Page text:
Wayback Wednesday: A Million Ordinary Moments

The Ascension of the Lord, Year A (Online) | May 24, 2020

[Editor’s Note: Every week (my goal is Tuesday), previously unpublished sermons from Fr. Brian will be posted for the upcoming Sunday in the liturgical season. May this be a blessing to you in your sermon prep and participation in the liturgy. – Jessica]

Additional homilies from this day in the liturgical season: Easter 7A/Ascension Sunday – 2014

See today’s readings here. Video recordings of the Sunday evening Mass, where Fr. Brian regularly preaches, are available on Facebook at Delaware Koinonia. The archive of all of Fr. Brian’s homilies can be found hereSalesian Sermons

So a few years ago, I had the opportunity to travel to the Holy Land.

I was so excited as I pictured myself being in all of these places I had learned about and preached on for years.

So the 1st day, our guide shares the itinerary.

And the very 1st place we will be stopping is the place where Christ ascended.

Now, let’s not think too carefully about how they kept track of the exact location all these years later.  My skeptical, cynical side didn’t have a chance that morning.

 I was totally in. I was ready to be moved. To be inspired. To be overwhelmed.

So I must admit, I was completely disappointed.

For the chapel that marked the spot was well, rather small to be quite honest.

And inside, was just a hole in the ground, containing a stone that had been worn smooth from generations of people touching it. And a candle shoved crookedly into the sand next to it.

That was the Ascension.

It was all so ordinary.  So plain.

I guess I assumed that the spot that marked such a dramatic moment would be a tad more awe-inspiring.

But as I reflected on the readings for this weekend, I began to question some of my assumptions about the Ascension.

Maybe the architects and pilgrims over the years had a better sense of this feast than I did.

For I realized I was like those disciples, still staring into the clouds, marvelling at the drama.

And missing the invitation to get back to work.

To return to the work of restoring the kingdom.

To return to the work of making disciples of all people.

For today is the day in which the mission of the Church is entrusted to us.

The mission to build up the body of Christ.

And the work of the Church is always going to be comprised of a million ordinary moments when we choose to build the kingdom.  When we choose to witness to what we believe by the words we say and the actions we choose.

I know that it is easy to be captivated by the dramatic moments in which people build the kingdom.

The martyrs who were nailed to crosses and stared down lions and cheerfully went to the guillotine.

The saints who sold off all their possessions and moved to the slums and gave their entire lives to the poor.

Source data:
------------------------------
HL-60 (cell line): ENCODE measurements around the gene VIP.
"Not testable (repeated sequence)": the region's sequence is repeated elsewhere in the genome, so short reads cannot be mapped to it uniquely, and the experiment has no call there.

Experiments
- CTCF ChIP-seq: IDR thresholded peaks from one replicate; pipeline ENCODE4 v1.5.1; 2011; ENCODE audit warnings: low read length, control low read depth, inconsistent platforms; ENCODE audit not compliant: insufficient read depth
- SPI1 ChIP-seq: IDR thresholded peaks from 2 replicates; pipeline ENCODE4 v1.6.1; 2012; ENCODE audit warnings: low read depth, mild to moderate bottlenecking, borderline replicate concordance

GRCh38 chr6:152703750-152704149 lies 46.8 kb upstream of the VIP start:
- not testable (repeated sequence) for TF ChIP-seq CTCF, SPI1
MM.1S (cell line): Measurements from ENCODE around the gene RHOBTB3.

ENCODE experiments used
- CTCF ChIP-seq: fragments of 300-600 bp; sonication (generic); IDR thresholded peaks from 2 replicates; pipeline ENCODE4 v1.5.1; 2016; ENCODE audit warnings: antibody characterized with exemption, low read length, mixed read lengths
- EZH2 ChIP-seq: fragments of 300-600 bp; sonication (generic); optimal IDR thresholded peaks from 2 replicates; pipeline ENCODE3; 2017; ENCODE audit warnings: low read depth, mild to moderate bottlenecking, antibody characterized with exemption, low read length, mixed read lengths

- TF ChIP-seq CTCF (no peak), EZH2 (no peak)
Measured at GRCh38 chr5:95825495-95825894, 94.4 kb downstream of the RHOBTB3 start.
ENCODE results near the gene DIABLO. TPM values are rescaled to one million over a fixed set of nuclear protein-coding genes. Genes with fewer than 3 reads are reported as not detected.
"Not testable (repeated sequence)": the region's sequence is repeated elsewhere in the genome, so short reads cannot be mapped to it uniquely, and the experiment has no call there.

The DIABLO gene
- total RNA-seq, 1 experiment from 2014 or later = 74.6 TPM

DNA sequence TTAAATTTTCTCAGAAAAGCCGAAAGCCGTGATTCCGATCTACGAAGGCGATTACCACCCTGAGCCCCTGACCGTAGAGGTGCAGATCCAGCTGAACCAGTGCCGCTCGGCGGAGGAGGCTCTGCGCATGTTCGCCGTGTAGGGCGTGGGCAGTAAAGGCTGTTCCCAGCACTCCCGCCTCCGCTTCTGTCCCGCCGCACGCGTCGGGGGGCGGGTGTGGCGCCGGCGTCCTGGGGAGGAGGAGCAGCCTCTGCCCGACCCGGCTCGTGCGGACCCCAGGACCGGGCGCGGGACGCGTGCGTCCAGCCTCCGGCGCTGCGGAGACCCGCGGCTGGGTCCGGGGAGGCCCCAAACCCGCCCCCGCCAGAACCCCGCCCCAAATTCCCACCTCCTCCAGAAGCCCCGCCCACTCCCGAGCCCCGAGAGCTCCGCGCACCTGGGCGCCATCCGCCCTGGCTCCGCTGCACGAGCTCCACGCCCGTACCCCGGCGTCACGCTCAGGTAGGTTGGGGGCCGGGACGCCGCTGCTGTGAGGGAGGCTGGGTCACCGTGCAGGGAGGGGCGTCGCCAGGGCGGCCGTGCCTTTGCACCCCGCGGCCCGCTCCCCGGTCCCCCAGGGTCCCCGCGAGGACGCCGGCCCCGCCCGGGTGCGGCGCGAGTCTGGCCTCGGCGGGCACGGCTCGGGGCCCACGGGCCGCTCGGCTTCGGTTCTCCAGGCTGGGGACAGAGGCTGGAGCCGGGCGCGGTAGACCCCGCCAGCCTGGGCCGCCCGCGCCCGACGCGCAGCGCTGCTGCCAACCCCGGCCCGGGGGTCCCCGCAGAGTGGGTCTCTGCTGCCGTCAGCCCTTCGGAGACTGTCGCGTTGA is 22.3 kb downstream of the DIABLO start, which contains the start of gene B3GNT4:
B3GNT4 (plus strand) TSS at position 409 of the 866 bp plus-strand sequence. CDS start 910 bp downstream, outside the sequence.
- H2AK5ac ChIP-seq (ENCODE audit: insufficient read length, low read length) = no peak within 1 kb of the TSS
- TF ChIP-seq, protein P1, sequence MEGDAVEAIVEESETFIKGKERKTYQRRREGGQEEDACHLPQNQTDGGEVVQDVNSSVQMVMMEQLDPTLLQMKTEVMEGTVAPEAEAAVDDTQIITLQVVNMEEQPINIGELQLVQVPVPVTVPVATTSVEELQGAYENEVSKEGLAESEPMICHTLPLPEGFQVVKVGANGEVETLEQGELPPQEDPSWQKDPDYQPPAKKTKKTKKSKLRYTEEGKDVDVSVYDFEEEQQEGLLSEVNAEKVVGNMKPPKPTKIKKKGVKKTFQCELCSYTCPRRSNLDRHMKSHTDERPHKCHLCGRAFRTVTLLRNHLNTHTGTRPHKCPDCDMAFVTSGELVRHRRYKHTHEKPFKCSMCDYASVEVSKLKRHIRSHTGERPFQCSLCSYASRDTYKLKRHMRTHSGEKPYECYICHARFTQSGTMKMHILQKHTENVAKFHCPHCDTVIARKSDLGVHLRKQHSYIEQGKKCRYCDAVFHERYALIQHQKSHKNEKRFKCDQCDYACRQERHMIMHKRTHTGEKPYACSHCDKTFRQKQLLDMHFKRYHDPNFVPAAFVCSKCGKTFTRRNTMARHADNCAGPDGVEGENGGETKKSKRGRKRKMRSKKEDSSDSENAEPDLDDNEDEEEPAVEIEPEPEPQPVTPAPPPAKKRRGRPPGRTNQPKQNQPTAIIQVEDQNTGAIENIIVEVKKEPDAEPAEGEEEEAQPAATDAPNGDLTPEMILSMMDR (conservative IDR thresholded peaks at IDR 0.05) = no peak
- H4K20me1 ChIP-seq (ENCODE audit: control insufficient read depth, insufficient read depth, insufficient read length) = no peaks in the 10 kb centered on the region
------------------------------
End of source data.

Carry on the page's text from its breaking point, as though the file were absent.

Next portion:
The eloquent preachers who inspired thousands to rush to rivers and accept baptism

But these actions will rarely be ours.

On the contrary, our work will be much more ordinary.  Much more plain.  And yet, just as essential.

For the mission of the Church is OUR mission.  All of ours. 

And so let us do the work of preaching and living this Gospel we believe.

Stopping in the moment to pray.  Teaching our children to pray.  Giving thanks for the gifts we have received.

Refusing to gossip.  Calling out a friend when they objectify a woman or say a racial slur.  Posting and sharing things that build the kingdom, not further divide it.  

Deliberately living more simply.  Volunteering time at the food pantry.  Donating money to our favorite non-profit.

Greeting people with a smile and kind word.  Making time for the phone call to a friend you haven’t heard from in a while.  Popping in for a socially distanced visit to a family member who lives alone.  

Being the 1st one to admit when one is wrong.  Extending grace and forgiveness when one is wounded by another.  Letting go of the accumulated hurts that weigh us down.

Wearing the mask.  Washing our hands.  Staying 6 feet apart.  Not out of fear, but out of love.   Love for the neighbor we could possibly infect.  

My friends, this is the work that lies before us.  The daily choice to be a Christian.  The daily choice to live our faith in such a way that others are inspired to do the same.

So let’s get to work.  

Heaven knows, there is plenty to be done.

May God be Praised

IMAGE ATTRIBUTION: Copley, John Singleton, 1738-1815. The Ascension, from Art in the Christian Tradition, a project of the Vanderbilt Divinity Library, Nashville, TN. https://diglib.library.vanderbilt.edu/act-imagelink.pl?RC=50177 [retrieved May 24, 2023]. Original source: https://commons.wikimedia.org/wiki/File:Jesus_ascending_to_heaven.jpg.

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